Multidisciplinary Engineered Dynamic Systems
The Multidisciplinary Engineered Dynamic Systems research group focuses on collaborative research at the interface of engineering disciplines including dynamics, vibration, acoustics, signal processing, molecular biology, and controls. These disciplines are becoming increasingly important due to advances in nanotechnology, higher machinery speeds, demanding operational loads, compact and lightweight designs, and new engineered materials.
Experimental work that employs high-speed processors, signal processing and embedded control processor, smart sensors, and actuators is evolving rapidly. When faced with complaints about noise or unpleasant vibration, many global manufacturers turn to the Multidisciplinary Engineered Dynamic Systems research group to investigate and improve their systems' behavior.
Researchers employ experimental and simulation-based methods to turn a grating whine into a gentle hum that exists below the realm of human perception. With modern lab facilities that include anechoic and reverberation chambers, researchers are well equipped to undertake studies of components and systems in full-scale operation.
Faculty + Research = Discovery
Our department boasts world-class faculty who have access to numerous innovative research labs and are committed to discovery and learning. This encompasses a range of research areas, experiences, and expertise related to multidisciplinary engineered dynamic systems. Learn more about our faculty and their research interests:
Space Trajectory Optimization; Ocean Wave Energy Conversion; Spacecraft Dynamics and Control; Global Optimization Methods; Variable-Size Design Space Optimization; Evolutionary Algorithms
Advanced Measurements and Signal Processing; Acoustic Intensity and Vector Sensors; Room Acoustics; Acoustic Material Characterization; Outdoor Sound Propagation; Physical Acoustics; NI LabVIEW Data Acquisition and Control; Microphones; Crowd Noise; Underwater Acoustics; Structural Acoustics; Array Signal Processing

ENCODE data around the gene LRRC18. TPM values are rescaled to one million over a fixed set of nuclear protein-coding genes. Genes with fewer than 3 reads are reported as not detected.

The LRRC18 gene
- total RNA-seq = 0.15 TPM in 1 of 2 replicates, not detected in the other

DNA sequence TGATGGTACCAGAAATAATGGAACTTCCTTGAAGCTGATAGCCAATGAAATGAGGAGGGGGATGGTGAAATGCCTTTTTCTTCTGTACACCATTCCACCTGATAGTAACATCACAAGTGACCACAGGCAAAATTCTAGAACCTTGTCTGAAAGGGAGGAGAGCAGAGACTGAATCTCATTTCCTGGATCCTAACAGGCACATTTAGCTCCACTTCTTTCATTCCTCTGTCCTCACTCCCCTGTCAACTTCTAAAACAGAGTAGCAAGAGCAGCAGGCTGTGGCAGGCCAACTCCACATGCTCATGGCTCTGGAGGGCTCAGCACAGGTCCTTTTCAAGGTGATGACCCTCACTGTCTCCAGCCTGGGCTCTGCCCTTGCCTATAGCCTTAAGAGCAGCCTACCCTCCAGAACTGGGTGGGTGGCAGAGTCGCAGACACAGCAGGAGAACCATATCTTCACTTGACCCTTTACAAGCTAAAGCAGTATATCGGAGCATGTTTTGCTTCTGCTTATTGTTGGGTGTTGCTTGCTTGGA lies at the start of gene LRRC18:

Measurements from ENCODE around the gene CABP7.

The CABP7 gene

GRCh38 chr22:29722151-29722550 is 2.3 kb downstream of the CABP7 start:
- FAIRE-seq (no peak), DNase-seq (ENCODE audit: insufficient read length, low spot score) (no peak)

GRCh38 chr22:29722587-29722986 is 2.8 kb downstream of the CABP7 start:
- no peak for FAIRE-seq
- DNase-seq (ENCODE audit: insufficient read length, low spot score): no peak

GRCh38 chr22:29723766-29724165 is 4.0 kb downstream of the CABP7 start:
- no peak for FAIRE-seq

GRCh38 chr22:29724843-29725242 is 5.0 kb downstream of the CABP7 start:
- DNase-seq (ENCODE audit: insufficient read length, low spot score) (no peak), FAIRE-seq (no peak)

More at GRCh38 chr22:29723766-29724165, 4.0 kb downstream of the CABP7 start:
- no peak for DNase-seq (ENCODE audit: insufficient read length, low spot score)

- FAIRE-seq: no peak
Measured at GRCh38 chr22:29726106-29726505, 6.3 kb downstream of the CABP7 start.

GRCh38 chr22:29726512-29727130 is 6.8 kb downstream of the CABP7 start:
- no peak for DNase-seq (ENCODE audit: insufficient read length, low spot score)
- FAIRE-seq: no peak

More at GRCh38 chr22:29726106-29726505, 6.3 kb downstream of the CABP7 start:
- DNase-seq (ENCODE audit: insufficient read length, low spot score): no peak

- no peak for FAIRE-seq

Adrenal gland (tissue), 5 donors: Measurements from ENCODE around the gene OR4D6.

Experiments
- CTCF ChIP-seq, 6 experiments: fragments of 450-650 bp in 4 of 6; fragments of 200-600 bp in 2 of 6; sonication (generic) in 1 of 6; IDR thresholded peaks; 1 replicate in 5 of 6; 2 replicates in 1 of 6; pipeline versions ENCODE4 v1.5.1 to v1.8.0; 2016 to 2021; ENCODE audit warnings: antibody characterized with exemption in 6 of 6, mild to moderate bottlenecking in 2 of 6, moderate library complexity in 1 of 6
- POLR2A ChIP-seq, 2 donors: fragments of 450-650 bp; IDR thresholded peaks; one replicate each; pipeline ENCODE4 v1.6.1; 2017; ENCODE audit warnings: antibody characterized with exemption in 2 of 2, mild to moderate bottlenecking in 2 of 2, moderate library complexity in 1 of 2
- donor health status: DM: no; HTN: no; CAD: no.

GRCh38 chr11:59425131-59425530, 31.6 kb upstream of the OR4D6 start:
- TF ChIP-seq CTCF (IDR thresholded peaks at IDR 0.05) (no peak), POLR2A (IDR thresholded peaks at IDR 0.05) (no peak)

Manufacturing variation on the response of planar and three-dimensional mechanisms; Influence of design parameters on the wear rates of gerotor types
Dynamic Measurement Problems; Developing new digital signal processing algorithms to understand NVH type problems; Ways to improve the NVH characteristics of virtually any machine
Model Validation; Digital Data Processing; Robust Engineering; Noise and Vibration; System Design
Biomechanics; Solid Mechanics
Autonomous Underwater Vehicles (AUVs) with Special Interest in Underwater Gliders; Coordination and Control of Networked Multi-Agent Systems; Motion Planning in Complex Environments; Cyber-physical Systems
Control system design; Methods for correlating nonlinear dynamic models to experimental data; Nonlinear control; System simulation; Nonlinear system parameter identification and optimization
Human-Robot Interactions; Prosthetic Robots; Assistive and Rehabilitation Robotics; Augmenting Agility of Locomotion; Biomechanics of Gait
Advanced propulsion and power transfer systems; Automatic transmission systems design; Integration and control; Hybrid electric propulsion systems; Driveline torsional vibration analysis and testing; Rotating machinery NVH; Dynamic/digital signal processing; Lumped parameter modeling
Wireless Body Area Network and Wireless Health Care; Non-contact Physiological Measurement System; Data Mining in Human Fatigue Detection; Transportation Safety; Human Factors; Nondestructive Testing (NDT)
|Charles Van Karsen||
Experimental Vibro-Acoustics; NVH (Noise, Vibration, and Harshness); Structural Dynamics